[Openstack] Should the OpenStack API re-use the EC2 credentials?
Justin Santa Barbara
justin at fathomdb.com
Thu Feb 24 03:11:25 UTC 2011
Hi Josh - I didn't think your Python API bindings were in particularly
widespread use yet because they were so new. But I'm a big fan and love how
they are moving so quickly. I think I hit some bugs in them one day and
then when I pulled the next day you'd fixed them all. Perhaps there was
some meiosis in my estimate of the auth-change impact ;-) ... no offence
intended towards your work on the bindings.
I'd love to see your project as part of nova, so that we can use it as our
reference implementation of the OpenStack API and keep an official binding
in lock-step with developments to the API. Any chance of that happening?
On Wed, Feb 23, 2011 at 6:54 PM, Josh Kearney <josh at jk0.org> wrote:
> Two people may have come into the channel and brought it to our attention
> today, but this was a very recent change. I can assure you there are many
> more OS API consumers out there already. It's likely that most just haven't
> pulled trunk since it landed.
> I think we all agree that a decision on a standard needs to be made to
> avoid further pain down the road, even if it's just between us devs.
> On Wed, Feb 23, 2011 at 8:38 PM, Justin Santa Barbara <justin at fathomdb.com
> > wrote:
>> When the authentication protocol changes, then OpenStack wrapper libraries
>> will need to change - good point. So there's even less reason to treat
>> OpenStack as if it were a stable API.
>> However, we can't expect people using those libraries to change their
>> credentials - there was enough kicking and screaming when two people had to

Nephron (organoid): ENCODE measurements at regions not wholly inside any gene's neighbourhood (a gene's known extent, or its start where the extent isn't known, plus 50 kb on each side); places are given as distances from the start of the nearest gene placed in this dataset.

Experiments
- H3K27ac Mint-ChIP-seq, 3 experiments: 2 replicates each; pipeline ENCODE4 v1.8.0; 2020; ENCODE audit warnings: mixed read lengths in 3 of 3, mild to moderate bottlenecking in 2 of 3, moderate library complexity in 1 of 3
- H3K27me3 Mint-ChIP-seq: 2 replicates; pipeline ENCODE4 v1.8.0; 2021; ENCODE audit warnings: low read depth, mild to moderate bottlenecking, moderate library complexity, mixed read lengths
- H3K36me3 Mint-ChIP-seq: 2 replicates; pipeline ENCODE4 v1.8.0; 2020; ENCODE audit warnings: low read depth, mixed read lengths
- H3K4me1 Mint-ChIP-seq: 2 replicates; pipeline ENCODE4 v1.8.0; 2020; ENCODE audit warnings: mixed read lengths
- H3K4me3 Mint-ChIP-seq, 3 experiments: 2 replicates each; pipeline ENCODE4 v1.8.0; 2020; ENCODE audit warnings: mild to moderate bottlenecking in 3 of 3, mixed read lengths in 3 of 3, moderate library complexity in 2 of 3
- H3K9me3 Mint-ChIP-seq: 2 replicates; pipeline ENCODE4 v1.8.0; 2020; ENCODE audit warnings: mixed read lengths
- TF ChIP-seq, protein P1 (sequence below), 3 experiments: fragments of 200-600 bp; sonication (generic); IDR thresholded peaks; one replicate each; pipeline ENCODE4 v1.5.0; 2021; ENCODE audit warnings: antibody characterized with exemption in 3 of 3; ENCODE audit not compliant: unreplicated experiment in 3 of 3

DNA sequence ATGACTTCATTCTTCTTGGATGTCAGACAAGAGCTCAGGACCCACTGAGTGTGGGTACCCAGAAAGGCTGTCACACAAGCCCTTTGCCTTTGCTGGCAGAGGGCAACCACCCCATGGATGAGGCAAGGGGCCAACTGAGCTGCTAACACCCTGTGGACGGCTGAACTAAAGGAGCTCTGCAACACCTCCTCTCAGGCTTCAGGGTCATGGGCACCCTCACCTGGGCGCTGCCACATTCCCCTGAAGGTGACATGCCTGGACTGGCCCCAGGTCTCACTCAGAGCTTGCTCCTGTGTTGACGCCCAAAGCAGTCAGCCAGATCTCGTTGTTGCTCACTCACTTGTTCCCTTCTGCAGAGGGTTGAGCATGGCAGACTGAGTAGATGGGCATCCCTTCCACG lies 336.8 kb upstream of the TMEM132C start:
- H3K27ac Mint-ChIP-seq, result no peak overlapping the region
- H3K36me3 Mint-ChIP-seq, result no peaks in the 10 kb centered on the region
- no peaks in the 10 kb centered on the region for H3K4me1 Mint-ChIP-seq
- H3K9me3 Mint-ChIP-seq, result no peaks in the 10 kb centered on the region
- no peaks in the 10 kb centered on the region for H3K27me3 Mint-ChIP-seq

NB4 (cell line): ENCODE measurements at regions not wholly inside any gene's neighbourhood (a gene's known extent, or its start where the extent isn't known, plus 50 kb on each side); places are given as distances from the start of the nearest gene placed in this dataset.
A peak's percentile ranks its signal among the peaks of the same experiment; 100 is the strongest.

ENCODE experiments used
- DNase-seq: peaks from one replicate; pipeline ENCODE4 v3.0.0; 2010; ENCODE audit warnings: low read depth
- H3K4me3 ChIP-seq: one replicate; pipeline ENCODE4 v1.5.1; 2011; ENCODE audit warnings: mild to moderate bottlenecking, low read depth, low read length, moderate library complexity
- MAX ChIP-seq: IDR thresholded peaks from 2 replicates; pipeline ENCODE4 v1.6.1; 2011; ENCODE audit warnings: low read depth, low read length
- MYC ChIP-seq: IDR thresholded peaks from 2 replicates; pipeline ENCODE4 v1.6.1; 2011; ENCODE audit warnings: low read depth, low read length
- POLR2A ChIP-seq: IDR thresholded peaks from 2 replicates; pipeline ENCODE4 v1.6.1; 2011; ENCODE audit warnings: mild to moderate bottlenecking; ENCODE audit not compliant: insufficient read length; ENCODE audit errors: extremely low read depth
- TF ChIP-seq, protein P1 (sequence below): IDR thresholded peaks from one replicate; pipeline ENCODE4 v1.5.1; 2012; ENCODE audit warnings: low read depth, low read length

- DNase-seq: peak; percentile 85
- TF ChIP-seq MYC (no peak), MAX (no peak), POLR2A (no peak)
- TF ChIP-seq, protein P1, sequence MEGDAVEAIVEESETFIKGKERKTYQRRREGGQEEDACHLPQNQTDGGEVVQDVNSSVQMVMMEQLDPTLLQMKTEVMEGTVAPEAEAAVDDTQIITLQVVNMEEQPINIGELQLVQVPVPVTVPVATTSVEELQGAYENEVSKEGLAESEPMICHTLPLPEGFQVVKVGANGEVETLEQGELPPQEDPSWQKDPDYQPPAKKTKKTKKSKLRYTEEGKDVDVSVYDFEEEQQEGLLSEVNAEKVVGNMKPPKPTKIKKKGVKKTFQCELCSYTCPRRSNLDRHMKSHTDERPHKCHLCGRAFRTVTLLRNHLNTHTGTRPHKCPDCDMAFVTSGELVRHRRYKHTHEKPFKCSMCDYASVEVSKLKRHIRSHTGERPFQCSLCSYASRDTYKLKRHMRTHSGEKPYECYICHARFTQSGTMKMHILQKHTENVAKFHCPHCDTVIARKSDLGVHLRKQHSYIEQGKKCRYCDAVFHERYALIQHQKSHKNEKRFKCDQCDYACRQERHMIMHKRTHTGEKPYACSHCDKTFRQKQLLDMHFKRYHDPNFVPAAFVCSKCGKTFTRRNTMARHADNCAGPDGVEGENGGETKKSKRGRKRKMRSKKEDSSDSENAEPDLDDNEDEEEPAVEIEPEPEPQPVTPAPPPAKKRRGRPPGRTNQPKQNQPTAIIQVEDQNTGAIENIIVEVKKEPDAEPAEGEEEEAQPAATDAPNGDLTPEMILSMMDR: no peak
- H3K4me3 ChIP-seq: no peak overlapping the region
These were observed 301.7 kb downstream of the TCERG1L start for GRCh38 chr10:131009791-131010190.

>> do that today; when it's 200 including automated systems on big server
>> farms, it'll be really painful. So I think we should standardize on one set
>> of credentials across EC2 and OpenStack asap (or decide that having
>> differing sets of credentials based on the API is in fact what we want to
>> On Wed, Feb 23, 2011 at 6:19 PM, Vishvananda Ishaya <
>> vishvananda at gmail.com> wrote:
>>> Hey Justin,
>>> Does it make any difference that the way the auth is (theoretically)
>>> supposed to work with the os api is that the user gets an auth token from an
>>> external auth server and then uses username / authtoken to actually contact
>>> the api? I think it is just faked out right now to use the access_key
>>> instead of doing external auth, but I think the reason it works like it does
>>> is because the plan was to switch to external auth eventually.
>>> On Feb 23, 2011, at 5:56 PM, Justin Santa Barbara wrote:
>>> I previously fixed OpenStack authentication so it would use the same
>>> credentials as EC2. This bugfix was just reverted, because it caused
>>> OpenStack API users to have to enter in different credentials (sorry!), but
>>> primarily because it hadn't been discussed on the mailing list. So here
>>> Here's a blueprint:
>>> Here's an overview of the problem:
>>> EC2 uses an (api_key, api_secret) pair. Post-revert, OpenStack uses the